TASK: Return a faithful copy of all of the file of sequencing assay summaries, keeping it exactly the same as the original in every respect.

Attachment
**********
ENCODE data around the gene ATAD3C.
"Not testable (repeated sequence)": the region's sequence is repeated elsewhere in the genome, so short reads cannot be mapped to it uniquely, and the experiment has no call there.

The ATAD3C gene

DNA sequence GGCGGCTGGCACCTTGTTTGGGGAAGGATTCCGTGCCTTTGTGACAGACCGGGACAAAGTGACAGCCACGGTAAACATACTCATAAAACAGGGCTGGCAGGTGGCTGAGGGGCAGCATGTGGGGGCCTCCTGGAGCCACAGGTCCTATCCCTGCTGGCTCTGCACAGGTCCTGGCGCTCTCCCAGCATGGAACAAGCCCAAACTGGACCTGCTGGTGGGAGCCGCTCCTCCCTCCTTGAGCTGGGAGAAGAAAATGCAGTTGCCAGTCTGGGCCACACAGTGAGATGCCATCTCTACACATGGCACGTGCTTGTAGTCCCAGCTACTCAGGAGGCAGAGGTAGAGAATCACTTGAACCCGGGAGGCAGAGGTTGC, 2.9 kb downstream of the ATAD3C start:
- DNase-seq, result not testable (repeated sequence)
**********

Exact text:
ENCODE data around the gene ATAD3C.
"Not testable (repeated sequence)": the region's sequence is repeated elsewhere in the genome, so short reads cannot be mapped to it uniquely, and the experiment has no call there.

The ATAD3C gene

DNA sequence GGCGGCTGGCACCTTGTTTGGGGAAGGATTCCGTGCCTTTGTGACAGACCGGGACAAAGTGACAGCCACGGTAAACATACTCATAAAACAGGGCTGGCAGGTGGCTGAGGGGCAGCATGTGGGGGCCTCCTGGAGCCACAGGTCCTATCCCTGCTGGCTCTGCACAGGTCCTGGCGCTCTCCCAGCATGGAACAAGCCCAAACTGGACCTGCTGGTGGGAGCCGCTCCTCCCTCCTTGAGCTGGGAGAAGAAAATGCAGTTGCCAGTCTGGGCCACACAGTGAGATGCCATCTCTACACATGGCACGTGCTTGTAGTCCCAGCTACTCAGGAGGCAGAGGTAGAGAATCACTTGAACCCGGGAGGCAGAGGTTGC, 2.9 kb downstream of the ATAD3C start:
- DNase-seq, result not testable (repeated sequence)